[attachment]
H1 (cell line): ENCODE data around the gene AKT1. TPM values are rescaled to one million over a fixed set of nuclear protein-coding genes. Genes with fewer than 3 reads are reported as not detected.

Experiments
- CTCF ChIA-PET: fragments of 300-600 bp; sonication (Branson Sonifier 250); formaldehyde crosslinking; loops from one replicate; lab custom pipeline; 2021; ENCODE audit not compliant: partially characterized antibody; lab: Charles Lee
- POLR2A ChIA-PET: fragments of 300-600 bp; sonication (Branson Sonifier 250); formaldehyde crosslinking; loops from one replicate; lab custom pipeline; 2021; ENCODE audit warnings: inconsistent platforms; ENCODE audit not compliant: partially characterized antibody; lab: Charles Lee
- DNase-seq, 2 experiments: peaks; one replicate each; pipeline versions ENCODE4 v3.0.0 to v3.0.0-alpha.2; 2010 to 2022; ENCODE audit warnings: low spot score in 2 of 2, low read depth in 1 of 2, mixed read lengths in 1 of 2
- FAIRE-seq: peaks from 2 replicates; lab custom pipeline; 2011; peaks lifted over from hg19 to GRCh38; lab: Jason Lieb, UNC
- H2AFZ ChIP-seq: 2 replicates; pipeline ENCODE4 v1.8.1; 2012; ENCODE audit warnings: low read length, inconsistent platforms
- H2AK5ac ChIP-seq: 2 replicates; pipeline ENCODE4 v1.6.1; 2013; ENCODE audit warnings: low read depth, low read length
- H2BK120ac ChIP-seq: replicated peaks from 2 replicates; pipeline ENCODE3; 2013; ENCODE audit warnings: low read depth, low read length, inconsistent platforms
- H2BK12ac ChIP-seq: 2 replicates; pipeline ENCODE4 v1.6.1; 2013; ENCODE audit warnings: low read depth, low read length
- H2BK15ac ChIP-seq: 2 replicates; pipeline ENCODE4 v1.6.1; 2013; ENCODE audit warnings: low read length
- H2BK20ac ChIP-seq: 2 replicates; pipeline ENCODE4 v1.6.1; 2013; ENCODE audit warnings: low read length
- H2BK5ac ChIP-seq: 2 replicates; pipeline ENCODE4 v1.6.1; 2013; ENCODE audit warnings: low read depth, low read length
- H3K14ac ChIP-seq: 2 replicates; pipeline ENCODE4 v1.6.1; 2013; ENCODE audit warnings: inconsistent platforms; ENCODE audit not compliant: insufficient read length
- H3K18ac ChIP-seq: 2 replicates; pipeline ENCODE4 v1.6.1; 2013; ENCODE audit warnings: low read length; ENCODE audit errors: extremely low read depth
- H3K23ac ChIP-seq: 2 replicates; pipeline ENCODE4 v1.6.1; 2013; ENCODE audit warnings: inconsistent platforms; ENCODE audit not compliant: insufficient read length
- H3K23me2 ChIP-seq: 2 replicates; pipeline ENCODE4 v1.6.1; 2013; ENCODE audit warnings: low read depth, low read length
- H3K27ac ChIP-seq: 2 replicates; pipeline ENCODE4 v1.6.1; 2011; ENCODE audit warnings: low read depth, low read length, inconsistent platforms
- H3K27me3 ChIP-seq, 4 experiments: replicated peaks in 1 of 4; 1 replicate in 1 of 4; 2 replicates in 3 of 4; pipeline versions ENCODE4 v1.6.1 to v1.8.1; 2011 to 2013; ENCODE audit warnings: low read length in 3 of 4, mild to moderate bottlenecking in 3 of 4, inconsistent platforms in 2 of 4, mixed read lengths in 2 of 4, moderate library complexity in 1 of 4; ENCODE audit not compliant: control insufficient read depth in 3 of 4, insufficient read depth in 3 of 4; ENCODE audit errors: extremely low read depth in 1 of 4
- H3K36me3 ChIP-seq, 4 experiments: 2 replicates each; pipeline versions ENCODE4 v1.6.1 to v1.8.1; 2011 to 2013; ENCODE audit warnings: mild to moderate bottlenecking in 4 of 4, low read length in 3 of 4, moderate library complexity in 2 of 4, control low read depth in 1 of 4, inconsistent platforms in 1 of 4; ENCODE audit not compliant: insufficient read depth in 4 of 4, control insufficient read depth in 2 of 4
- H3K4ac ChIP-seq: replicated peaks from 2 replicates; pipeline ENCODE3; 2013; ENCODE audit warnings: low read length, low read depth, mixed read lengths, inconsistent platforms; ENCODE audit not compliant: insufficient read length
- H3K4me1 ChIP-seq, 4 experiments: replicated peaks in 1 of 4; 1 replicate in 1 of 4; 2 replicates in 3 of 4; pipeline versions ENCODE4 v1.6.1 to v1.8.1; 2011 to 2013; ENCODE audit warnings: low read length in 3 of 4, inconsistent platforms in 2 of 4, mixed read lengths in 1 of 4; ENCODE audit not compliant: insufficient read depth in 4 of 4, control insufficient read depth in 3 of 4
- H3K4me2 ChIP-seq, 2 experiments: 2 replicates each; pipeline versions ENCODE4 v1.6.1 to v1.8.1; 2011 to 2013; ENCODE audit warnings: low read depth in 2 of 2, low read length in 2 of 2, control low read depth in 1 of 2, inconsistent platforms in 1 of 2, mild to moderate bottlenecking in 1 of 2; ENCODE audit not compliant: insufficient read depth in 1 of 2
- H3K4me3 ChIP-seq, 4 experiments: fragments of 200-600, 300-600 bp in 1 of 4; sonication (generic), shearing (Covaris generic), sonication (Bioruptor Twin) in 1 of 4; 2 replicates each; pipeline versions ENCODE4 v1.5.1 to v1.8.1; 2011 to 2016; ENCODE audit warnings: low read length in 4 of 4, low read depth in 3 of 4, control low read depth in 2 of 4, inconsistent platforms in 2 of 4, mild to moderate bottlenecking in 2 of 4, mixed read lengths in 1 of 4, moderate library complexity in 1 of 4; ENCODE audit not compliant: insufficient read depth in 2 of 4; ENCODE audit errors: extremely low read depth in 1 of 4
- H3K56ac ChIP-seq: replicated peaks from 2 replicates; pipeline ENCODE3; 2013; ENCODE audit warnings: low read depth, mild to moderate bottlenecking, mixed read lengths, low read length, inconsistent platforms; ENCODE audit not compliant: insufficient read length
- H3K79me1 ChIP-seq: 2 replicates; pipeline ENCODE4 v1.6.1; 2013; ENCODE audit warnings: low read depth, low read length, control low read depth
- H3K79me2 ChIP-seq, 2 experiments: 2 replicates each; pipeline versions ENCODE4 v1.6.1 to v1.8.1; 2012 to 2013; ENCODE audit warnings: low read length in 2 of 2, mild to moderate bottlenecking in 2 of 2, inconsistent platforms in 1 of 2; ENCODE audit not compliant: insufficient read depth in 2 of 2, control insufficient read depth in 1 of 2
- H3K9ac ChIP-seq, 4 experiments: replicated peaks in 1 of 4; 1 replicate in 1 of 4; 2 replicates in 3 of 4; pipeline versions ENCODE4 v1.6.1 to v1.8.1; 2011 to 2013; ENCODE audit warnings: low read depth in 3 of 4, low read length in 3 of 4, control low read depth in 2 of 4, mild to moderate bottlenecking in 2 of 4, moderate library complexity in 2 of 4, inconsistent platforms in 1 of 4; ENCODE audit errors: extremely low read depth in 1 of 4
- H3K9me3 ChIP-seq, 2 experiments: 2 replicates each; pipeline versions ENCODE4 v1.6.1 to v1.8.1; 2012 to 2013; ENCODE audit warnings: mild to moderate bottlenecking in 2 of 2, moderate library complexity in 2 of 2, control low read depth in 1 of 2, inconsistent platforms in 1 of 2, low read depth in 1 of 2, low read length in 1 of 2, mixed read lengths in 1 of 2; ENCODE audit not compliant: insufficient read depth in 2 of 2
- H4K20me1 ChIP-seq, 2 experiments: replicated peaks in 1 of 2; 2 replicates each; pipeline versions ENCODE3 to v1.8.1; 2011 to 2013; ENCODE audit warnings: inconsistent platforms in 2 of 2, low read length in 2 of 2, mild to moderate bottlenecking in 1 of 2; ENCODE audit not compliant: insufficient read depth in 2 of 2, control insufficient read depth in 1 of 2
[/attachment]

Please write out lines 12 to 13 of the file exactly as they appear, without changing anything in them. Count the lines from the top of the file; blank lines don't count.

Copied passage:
- H2BK20ac ChIP-seq: 2 replicates; pipeline ENCODE4 v1.6.1; 2013; ENCODE audit warnings: low read length
- H2BK5ac ChIP-seq: 2 replicates; pipeline ENCODE4 v1.6.1; 2013; ENCODE audit warnings: low read depth, low read length